This holidays, if you want to be a better writer, don’t binge eat – binge read!

Image source: Corbis via Jennifer Armstrong article in BBC News.

Image source: Matthias Tunger, Corbis Photographer, via Jennifer Armstrong article in BBC News.

I can’t say I’m a stranger to binge eating, or even binge TV-watching. But with the holidays coming up, I can think of something much healthier to do with my time.

Binge reading.

It’s been a lot time since the last binges, and I was a lot younger. I remember the Harry Potter books being devoured especially quickly and ferociously. Having to wait a year or more between books was torture back then!

Thankfully, when it came time to dive into the Tomorrow when the war began series by John Marsden, most of them had already been written, so I didn’t have to wait between books. I just had to scour every bookshop at every shopping centre near me until I had collected every book.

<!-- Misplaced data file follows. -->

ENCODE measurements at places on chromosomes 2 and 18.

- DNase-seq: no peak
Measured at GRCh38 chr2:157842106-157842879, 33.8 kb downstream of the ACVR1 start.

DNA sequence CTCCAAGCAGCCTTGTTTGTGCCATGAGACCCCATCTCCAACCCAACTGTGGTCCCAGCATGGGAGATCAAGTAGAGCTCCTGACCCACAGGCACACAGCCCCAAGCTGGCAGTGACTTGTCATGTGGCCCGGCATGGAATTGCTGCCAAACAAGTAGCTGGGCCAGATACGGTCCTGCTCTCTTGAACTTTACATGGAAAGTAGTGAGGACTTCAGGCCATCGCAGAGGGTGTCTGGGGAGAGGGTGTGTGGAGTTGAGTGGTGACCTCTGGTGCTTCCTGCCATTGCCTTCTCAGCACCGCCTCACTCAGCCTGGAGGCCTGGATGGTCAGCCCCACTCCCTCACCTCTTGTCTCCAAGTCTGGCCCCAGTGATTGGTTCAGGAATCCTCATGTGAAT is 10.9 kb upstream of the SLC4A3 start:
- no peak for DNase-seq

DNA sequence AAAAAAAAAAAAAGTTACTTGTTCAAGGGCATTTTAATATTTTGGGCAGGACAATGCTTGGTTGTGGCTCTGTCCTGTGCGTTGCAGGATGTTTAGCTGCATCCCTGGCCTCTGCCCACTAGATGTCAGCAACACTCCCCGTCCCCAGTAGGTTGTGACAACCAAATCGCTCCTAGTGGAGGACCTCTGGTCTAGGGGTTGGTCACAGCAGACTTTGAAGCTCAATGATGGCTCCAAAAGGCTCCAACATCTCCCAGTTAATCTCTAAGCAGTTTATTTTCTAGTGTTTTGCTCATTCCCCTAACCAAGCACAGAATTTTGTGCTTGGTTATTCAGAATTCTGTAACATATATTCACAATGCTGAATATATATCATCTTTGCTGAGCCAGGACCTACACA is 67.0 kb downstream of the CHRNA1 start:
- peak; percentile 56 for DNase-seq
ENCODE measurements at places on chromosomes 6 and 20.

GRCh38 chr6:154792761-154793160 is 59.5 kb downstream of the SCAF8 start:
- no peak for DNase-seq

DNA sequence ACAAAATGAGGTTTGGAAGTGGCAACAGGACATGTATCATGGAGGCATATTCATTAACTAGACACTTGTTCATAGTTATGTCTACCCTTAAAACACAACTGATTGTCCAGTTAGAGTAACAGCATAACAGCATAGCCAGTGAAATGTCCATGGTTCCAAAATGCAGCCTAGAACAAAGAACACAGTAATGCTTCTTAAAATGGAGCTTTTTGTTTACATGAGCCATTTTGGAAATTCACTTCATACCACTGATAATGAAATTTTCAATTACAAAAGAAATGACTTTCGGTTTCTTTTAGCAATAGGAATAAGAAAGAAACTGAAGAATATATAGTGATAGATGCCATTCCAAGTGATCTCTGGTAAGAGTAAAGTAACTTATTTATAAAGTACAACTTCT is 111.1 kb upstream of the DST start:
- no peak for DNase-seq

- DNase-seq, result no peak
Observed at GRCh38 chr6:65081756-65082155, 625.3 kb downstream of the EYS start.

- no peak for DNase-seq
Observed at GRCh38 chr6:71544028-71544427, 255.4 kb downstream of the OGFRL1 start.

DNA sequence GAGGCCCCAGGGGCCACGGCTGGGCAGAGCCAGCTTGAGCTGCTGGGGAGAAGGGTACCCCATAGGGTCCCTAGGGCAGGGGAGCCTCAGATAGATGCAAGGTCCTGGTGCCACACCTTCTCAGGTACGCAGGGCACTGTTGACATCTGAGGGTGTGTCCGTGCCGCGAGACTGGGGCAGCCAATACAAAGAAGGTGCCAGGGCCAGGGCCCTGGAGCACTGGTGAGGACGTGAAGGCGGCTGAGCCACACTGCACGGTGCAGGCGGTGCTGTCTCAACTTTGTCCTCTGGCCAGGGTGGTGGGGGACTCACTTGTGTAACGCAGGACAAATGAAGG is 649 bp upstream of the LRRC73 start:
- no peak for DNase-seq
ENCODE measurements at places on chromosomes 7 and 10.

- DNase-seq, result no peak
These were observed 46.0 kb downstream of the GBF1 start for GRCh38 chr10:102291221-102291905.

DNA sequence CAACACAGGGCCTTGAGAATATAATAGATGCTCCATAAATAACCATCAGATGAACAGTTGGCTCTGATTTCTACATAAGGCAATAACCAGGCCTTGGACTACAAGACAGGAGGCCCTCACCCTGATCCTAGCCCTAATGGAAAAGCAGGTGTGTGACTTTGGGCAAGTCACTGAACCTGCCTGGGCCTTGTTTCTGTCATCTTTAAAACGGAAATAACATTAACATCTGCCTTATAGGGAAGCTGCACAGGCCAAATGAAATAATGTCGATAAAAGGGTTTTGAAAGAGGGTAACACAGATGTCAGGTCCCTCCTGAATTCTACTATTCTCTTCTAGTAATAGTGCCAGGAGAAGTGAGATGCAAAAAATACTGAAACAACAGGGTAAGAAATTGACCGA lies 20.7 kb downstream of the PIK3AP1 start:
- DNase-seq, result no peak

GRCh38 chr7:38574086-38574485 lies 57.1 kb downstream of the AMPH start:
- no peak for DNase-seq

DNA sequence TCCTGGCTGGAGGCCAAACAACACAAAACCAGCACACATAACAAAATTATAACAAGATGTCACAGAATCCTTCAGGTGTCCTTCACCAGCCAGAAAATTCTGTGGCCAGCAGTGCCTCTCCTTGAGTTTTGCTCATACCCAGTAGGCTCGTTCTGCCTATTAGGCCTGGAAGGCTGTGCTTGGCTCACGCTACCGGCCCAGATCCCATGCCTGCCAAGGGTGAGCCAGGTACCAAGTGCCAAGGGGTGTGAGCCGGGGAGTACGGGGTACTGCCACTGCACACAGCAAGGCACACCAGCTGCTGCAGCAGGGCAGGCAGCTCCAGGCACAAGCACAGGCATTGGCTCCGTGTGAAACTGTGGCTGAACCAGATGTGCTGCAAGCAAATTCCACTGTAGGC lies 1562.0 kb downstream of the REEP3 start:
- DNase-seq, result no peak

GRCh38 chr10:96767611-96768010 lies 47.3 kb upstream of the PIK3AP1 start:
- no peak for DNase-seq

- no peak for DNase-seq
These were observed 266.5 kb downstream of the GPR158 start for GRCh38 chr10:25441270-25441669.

"One does not simply read the first Divergent book; you binge read them all then regret the third one immediately." Image source: MemeCreator image created by me :)

Image source: MemeCreator image created by me 🙂

More recently, there’s been the Divergent and Hunger Games series. (Tangent: Don’t you wish ‘serieses’ was a word? Sigh.) Again, I didn’t know about them until my Youth Group kids told me the movies were coming out. Sweeeeet!

Now yes, if you go too far too fast with binge reading you still feel as awful as if you’d binged on food or drink. You feel full and a little dazed, starved of sunlight (unless you have an awesome reading window or back porch) and kind of wilting from lack of exercise.

But it’s still the most productive of binge behaviours, since it helps you write better when you get back to your own stuff. Phil Edwards in the Huffington Post talks about his experience of reading 300 books in 2013, and how it actually helped him to know more (he wrote for a trivia site to prove it) and write better.

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